How does Mashable use Big Data to create more compelling content from the editorial operation? 

Big Data is essential to the operation, Jim Roberts, the company’s executive editor and chief content officer, told delegates at INMA’s Big Data for Media conference at Google London on Thursday. Mashable has a small staff and relies on data to enable it to find stories, as well as to understand audience behaviour.

Data allows Mashable, which employs 60 reporters globally, to successfully compete with news organisations that employ thousands of reporters, such as The New York Times, which employs around 1,100. 

Roberts, a former editor at The New York Times, said that in the past journalists, including himself, did not understand the role of data.

“For decades, newsrooms weren’t on good terms with data. Editors paid more attention to their budgets. Most of us had no clue about what our audiences were consuming and … for the most part we didn’t care,” Roberts said. “Our attitude was we know what news is. We are the people trained to do that.”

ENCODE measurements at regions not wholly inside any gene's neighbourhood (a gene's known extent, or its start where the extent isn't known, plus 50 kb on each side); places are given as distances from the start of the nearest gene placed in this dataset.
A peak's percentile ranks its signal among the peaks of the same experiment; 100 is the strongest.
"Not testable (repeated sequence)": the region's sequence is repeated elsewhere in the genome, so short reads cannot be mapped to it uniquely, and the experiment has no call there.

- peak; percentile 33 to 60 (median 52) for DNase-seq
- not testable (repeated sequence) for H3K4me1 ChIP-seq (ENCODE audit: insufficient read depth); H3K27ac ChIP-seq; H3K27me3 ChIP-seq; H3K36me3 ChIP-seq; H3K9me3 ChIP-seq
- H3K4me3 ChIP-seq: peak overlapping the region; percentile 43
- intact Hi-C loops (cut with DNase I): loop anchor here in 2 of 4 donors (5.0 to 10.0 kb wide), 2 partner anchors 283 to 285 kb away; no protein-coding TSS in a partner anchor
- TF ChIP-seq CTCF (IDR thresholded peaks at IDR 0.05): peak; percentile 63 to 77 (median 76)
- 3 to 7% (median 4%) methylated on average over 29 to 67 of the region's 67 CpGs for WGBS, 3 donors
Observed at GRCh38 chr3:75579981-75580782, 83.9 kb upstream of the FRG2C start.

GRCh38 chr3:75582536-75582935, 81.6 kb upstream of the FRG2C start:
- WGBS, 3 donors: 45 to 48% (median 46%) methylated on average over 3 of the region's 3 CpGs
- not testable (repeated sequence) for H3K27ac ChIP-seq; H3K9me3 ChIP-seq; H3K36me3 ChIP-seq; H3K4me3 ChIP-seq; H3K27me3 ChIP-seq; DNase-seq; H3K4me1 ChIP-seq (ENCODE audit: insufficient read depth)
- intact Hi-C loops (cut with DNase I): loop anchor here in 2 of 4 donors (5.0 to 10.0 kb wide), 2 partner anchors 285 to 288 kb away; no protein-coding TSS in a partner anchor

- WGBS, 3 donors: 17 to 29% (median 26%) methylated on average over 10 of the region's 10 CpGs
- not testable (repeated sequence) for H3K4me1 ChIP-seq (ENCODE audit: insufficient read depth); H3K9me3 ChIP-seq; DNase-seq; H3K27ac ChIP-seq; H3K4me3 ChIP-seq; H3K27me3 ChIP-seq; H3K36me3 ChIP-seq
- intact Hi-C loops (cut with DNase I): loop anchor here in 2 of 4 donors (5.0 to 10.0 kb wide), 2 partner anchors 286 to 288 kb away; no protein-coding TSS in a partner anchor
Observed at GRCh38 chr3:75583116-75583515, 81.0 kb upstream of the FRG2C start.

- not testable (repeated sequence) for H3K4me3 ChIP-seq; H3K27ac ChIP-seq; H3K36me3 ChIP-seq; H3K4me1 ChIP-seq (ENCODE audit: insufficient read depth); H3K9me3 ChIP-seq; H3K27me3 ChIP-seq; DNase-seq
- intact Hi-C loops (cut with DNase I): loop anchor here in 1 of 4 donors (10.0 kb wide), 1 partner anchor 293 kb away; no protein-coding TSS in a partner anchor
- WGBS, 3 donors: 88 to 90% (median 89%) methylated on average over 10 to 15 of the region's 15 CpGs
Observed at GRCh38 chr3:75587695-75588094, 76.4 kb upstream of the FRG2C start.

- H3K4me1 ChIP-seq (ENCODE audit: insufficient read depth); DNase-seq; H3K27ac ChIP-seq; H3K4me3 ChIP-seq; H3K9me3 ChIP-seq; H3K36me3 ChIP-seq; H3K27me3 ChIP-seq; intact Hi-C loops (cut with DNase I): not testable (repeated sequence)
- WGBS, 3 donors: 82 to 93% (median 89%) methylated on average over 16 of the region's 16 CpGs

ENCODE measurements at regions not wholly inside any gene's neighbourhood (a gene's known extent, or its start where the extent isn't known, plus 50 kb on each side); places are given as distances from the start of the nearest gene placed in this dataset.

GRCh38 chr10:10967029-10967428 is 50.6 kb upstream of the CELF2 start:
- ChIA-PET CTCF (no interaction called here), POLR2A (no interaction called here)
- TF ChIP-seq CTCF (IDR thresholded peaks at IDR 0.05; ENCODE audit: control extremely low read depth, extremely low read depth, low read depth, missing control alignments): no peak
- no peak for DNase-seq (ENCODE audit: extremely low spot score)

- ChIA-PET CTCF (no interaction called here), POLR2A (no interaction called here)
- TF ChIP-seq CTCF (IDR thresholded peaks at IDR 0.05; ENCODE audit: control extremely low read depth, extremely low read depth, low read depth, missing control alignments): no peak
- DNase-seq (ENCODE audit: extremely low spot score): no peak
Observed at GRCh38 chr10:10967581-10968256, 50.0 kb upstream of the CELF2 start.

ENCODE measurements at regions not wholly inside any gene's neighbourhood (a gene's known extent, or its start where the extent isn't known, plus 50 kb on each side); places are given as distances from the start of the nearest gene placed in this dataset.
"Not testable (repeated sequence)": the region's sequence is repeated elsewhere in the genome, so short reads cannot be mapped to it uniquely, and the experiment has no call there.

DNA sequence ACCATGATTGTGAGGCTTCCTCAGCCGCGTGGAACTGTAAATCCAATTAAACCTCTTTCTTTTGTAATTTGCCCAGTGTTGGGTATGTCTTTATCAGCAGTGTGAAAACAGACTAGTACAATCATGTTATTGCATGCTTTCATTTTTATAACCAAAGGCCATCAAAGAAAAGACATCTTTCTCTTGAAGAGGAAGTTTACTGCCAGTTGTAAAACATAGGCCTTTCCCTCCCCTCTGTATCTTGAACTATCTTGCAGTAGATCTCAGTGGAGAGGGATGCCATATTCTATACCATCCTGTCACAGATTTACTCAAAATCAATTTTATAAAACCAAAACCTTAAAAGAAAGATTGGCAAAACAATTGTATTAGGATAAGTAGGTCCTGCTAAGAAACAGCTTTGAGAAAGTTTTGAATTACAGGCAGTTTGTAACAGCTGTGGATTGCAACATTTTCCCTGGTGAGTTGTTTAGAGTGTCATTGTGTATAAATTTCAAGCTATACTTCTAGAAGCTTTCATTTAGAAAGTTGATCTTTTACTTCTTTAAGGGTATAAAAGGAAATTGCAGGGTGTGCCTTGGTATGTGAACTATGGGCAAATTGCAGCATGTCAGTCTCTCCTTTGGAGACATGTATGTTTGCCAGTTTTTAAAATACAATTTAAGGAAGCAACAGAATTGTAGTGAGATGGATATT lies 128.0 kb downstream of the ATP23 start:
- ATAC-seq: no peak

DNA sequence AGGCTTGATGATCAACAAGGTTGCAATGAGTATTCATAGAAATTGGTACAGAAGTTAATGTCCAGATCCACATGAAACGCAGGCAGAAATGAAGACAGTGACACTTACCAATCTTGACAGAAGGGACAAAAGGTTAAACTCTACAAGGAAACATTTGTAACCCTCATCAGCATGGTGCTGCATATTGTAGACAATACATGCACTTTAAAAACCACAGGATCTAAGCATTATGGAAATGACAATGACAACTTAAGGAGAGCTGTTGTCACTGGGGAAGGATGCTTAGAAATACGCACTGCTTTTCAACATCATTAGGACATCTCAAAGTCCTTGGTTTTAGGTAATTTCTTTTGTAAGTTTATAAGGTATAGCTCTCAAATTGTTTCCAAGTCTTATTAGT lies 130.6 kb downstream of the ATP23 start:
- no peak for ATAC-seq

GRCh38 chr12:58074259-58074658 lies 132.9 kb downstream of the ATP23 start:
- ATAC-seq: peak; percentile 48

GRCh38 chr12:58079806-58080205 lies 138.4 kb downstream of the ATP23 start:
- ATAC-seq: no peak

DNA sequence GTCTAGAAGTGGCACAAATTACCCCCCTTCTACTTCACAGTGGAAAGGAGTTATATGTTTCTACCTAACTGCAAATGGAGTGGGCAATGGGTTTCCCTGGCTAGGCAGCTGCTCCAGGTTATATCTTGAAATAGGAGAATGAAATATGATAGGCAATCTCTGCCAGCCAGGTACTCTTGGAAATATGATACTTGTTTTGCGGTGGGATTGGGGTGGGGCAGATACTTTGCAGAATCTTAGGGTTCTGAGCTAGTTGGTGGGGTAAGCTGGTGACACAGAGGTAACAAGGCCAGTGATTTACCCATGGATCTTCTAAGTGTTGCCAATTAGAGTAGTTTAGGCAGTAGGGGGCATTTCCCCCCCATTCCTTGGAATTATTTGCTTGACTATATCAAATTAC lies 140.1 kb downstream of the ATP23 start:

He said the only thing that mattered was that readers kept buying the newspaper.

“In fact, most of us thought that if we only published what the audience were interested in, we would end up publishing fluff,” he said.

But Roberts said that since arriving at Mashable, his attitude towards data has changed: “Many people in the news business fear data because it will tell them they are doing something wrong. But I can assure you that data is our friend — in fact it is our lifeblood at Mashable.”

The Mashable Web site, which has 42 million unique monthly visitors and 21 million social media followers, uses its own Velocity software to aggregate news and reveal trends on social media, Roberts said: “It is a multi-purpose predictive tool and it helps us find good stories.”

Roberts added that Velocity also promotes cooperation between Mashable’s data experts and its editorial team, which work together to understand audience behaviour. 

Velocity allows Mashable to maintain an automated home page. An algorithm places stories on the home page according to the number of shares they have received on social media. 

It is essential to understand how the Web site’s content is shared, he said: “We are constantly asking ourselves what data science can tell us about audience behaviours.”

“People are looking for different things at different times of day. It’s very likely that someone at 11 p.m. is looking for a bit more entertainment. So we wonder if we are differentiating our content enough. We are starting to think what types of stories we should be sharing at different times of day. This is where data is essential to us.”

Mashable also uses other data tools, such as Geofeedia and Dataminr, to help find and break stories before  the competition.